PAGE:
He found his collaboration with Kubrick magical â€“ magical as in wizards, wands, and my pissing little ponies. . . magical like your first joint or your first vagina.Â Southern did lose his cinematic virginity on Dr. Strangelove, so that could have influenced his word choice when describing the collaboration.Â Itâ€™s more likely, though, that he described it as a magical time because they wrote Dr. Strangelove in the back of that â€˜grand old Bentleyâ€™ as the 50s were turning into the 60s â€“ when, despite those dark winter mornings, London was just beginning to swing.
And Southern, despite â€“ or possibly because of â€“ those dark winter mornings, was just beginning to throw back pills.Â He threw back pills like a clown throws back pies. . . a presidential clown â€“ played by the hilarious Peter Sellers â€“ that throws back pies at the officers of the Army, Navy, and Air Force who accidentally throw pies at him before the bomb, which Captain Mandrake â€“ also played by the hilarious Peter Sellers â€“ is unable to stop, sets off the Dooms Day Device that the character of Dr. Strangelove â€“ also played by the hilarious Peter Sellers â€“ says will destroy the world.
But Kubrick cut that pie throwing scene of Southernâ€™s from the film, and Dr. Strangelove instead ends with Slim Pickens riding the bomb, while â€˜heehawing,â€™ as it descends to the soon-to-be inhabitable Earth.Â Southern could have held a grudge.Â He could have used the written word and a few of the rumors surrounding Kubrick â€“ I think a Hollywood tabloid claimed that he lived in an underground fortress, talked only to his cats, and drank rattlesnake venom â€“ to satirically dismantle the great director.Â But, because he was a grand guy, Southern instead tried to set up another â€˜magicalâ€™ collaboration:
He went to Kubrick with the idea of making a big budget porn flick for mainstream audiences.Â I imagine him asking the director, in his Texan-hipster drawl, â€œYou ever watch a porno â€“ like Lesbians in the Produce Section or Cheerleader Tryouts with Coach Lester â€“ and find yourself critiquing the plot, the acting, and even the lighting?Â Why donâ€™t you, Stan my man, make a real porno â€“ a smut flick, an all-out fuckfest â€“ with trained thespians and a script from a literary talent. . . a grand guy of a literary talent?â€
However Southern pitched the idea, it didnâ€™t work.Â Kubrick wasnâ€™t down because his wife said, â€œIf you do this, Iâ€™ll never speak to you again.â€ But Southern had a vision, a vision of cinemaâ€™s biggest stars fucking like animals for the masses on the big screen. And if Kubrick wouldnâ€™t make it, heâ€™d write a novel about Kubrick making it. That novel became a reality in 1970: Blue Movie, dedicated to â€œthe great Stanley K,â€ was published.
King B is Kubrickâ€™s doppelganger in Blue Movie, and the mainstream smut film he attempts to make is called The Faces of Love. Â Tony Sanders, the filmâ€™s screenwriter and Southernâ€™s own hot-shot, speed-freak doppelganger describes it as episodic with stories about the different kinds of love: Idyllic, Profane, Lesbian, Incestuous, Sadism, Masochism, and Nymphomania.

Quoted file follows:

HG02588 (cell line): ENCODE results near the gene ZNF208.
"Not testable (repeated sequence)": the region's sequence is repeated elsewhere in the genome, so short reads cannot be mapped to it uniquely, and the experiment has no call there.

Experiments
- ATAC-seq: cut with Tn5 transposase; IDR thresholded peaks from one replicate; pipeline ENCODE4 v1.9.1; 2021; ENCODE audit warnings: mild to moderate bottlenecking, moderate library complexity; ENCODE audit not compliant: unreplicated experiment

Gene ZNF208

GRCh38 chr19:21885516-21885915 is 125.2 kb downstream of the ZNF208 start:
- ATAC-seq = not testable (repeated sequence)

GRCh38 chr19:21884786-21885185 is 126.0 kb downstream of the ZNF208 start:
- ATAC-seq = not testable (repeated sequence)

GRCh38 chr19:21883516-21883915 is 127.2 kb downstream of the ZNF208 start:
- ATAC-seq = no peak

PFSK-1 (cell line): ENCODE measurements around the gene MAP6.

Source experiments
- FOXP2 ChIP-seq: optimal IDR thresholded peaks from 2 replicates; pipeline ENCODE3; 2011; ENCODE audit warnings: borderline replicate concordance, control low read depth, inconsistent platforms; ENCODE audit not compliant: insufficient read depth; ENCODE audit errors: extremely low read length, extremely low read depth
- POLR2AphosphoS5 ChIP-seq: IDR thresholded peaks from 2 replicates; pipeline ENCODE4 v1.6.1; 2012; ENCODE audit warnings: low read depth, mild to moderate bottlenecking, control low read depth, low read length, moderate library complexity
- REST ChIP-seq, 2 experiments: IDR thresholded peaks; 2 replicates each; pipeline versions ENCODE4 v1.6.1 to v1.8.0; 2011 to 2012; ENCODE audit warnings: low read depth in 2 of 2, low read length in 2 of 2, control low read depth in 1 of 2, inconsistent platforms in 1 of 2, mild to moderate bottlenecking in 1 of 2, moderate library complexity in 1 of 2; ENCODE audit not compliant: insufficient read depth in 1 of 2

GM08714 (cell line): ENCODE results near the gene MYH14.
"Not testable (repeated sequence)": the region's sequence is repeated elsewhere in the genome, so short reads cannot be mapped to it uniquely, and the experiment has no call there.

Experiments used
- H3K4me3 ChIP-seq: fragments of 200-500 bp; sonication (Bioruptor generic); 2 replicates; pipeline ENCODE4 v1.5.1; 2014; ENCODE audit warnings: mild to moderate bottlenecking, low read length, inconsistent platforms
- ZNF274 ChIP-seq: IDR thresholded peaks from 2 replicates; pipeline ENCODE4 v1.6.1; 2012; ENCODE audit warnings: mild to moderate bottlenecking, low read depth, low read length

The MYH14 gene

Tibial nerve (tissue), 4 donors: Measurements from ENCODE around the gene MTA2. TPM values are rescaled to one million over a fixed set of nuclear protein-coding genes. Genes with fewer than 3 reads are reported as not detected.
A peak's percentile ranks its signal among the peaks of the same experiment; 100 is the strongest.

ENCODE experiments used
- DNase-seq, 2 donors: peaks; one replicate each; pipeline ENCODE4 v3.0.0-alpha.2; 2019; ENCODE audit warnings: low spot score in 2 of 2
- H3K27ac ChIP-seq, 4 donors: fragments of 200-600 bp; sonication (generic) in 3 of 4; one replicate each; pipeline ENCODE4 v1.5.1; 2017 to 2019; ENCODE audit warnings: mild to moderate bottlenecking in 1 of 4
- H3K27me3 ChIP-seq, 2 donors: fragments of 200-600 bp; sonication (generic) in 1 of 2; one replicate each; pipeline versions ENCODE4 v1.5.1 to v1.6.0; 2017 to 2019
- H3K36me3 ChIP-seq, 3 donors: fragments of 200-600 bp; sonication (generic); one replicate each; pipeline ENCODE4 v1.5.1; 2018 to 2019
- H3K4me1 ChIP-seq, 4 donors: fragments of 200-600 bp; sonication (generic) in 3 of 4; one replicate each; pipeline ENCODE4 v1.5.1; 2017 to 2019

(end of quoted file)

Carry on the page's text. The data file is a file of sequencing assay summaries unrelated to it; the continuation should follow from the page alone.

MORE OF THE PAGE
â€œWeâ€™ve got an opportunity here, and a responsibility, to lay it all down,â€ says King B, â€œand I just donâ€™t think we should blow it.â€ And Southern, like his fictionalization of Kubrick does with The Faces of Love, uses Blue Movie as an opportunity to â€˜lay it all down.â€™ He uses it to get revenge against the Hollywood system that screwed him harder than all the screwing in King Bâ€™s film combined.
Equally outrageous and hilarious, Blue Movie portrays the Hollywood system as a farce run by corpse-fuckers. Itâ€™s both entertaining and enlightening, and it also has some great scenes with Teeny Marie, a limbless midget who hops around yelling, â€œPut the wood to me!â€ and asking, â€œWho wants a taste of my lamb-pit?!?â€
I donâ€™t know who would want a taste of Teeny Marieâ€™s lamb-pit, but I do know that Kubrick wanted a taste, a second taste, of Southernâ€™s lamb-pit â€“ that lamb-pit of a birth canal that is his sardonic vision of America.Â And eventually all the speed, cocaine, and pies Southern threw back killed him, by way of heart failure, in 1995.Â Mrs Kubrick didnâ€™t die shortly after from being exposed to too much of the rattlesnake venom she prepared for her husbandâ€™s morning coffee. . . but, for a proper conclusion to this Forsley Feluilleton, letâ€™s pretend she did.Â â€˜The great Stanley Kâ€™ could then, because his wifeâ€™s threat â€“â€œIf you make this movie Iâ€™ll never talk to you againâ€ â€“ had already been realized, finally make the big budget porn flick for the masses that inspired Blue Movie, Southernâ€™s last and best novel.Â Starring Tom Cruise and Nicole Kidman, it was Kubrickâ€™s last completed film and its title, Eyes Wide Shut, is how I assume the director felt when looking back on the time he spent collaborating with that grand guy named Terry Southern.